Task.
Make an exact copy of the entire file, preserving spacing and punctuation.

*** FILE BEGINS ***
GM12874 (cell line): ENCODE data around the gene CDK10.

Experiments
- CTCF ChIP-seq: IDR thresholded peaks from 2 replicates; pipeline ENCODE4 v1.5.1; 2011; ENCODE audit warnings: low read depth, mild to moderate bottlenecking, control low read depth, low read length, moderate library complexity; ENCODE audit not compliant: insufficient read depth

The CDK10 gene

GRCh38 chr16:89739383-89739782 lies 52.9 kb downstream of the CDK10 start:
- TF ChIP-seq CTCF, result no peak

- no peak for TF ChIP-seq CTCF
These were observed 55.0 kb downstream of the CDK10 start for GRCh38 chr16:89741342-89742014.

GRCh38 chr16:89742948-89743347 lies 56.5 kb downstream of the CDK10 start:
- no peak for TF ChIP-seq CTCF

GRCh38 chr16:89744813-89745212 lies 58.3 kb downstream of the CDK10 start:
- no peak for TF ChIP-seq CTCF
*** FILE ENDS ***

GM12874 (cell line): ENCODE data around the gene CDK10.

Experiments
- CTCF ChIP-seq: IDR thresholded peaks from 2 replicates; pipeline ENCODE4 v1.5.1; 2011; ENCODE audit warnings: low read depth, mild to moderate bottlenecking, control low read depth, low read length, moderate library complexity; ENCODE audit not compliant: insufficient read depth

The CDK10 gene

GRCh38 chr16:89739383-89739782 lies 52.9 kb downstream of the CDK10 start:
- TF ChIP-seq CTCF, result no peak

- no peak for TF ChIP-seq CTCF
These were observed 55.0 kb downstream of the CDK10 start for GRCh38 chr16:89741342-89742014.

GRCh38 chr16:89742948-89743347 lies 56.5 kb downstream of the CDK10 start:
- no peak for TF ChIP-seq CTCF

GRCh38 chr16:89744813-89745212 lies 58.3 kb downstream of the CDK10 start:
- no peak for TF ChIP-seq CTCF